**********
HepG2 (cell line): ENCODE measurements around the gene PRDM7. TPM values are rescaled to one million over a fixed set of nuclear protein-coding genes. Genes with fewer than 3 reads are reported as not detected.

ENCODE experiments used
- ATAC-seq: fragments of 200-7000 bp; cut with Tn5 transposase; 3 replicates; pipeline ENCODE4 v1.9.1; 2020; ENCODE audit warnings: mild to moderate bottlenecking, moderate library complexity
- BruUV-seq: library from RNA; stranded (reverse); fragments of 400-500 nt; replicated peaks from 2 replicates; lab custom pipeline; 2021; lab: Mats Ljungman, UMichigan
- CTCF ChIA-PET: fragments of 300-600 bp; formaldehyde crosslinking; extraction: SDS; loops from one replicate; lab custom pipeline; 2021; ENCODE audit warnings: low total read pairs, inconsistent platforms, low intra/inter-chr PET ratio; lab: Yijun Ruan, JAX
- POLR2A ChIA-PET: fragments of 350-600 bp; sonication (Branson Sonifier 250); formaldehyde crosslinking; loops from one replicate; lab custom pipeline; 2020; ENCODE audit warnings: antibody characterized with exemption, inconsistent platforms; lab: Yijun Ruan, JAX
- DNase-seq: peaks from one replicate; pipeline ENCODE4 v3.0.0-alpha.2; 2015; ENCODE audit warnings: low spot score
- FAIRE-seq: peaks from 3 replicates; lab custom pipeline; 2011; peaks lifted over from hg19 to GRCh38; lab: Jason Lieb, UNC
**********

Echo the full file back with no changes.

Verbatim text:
HepG2 (cell line): ENCODE measurements around the gene PRDM7. TPM values are rescaled to one million over a fixed set of nuclear protein-coding genes. Genes with fewer than 3 reads are reported as not detected.

ENCODE experiments used
- ATAC-seq: fragments of 200-7000 bp; cut with Tn5 transposase; 3 replicates; pipeline ENCODE4 v1.9.1; 2020; ENCODE audit warnings: mild to moderate bottlenecking, moderate library complexity
- BruUV-seq: library from RNA; stranded (reverse); fragments of 400-500 nt; replicated peaks from 2 replicates; lab custom pipeline; 2021; lab: Mats Ljungman, UMichigan
- CTCF ChIA-PET: fragments of 300-600 bp; formaldehyde crosslinking; extraction: SDS; loops from one replicate; lab custom pipeline; 2021; ENCODE audit warnings: low total read pairs, inconsistent platforms, low intra/inter-chr PET ratio; lab: Yijun Ruan, JAX
- POLR2A ChIA-PET: fragments of 350-600 bp; sonication (Branson Sonifier 250); formaldehyde crosslinking; loops from one replicate; lab custom pipeline; 2020; ENCODE audit warnings: antibody characterized with exemption, inconsistent platforms; lab: Yijun Ruan, JAX
- DNase-seq: peaks from one replicate; pipeline ENCODE4 v3.0.0-alpha.2; 2015; ENCODE audit warnings: low spot score
- FAIRE-seq: peaks from 3 replicates; lab custom pipeline; 2011; peaks lifted over from hg19 to GRCh38; lab: Jason Lieb, UNC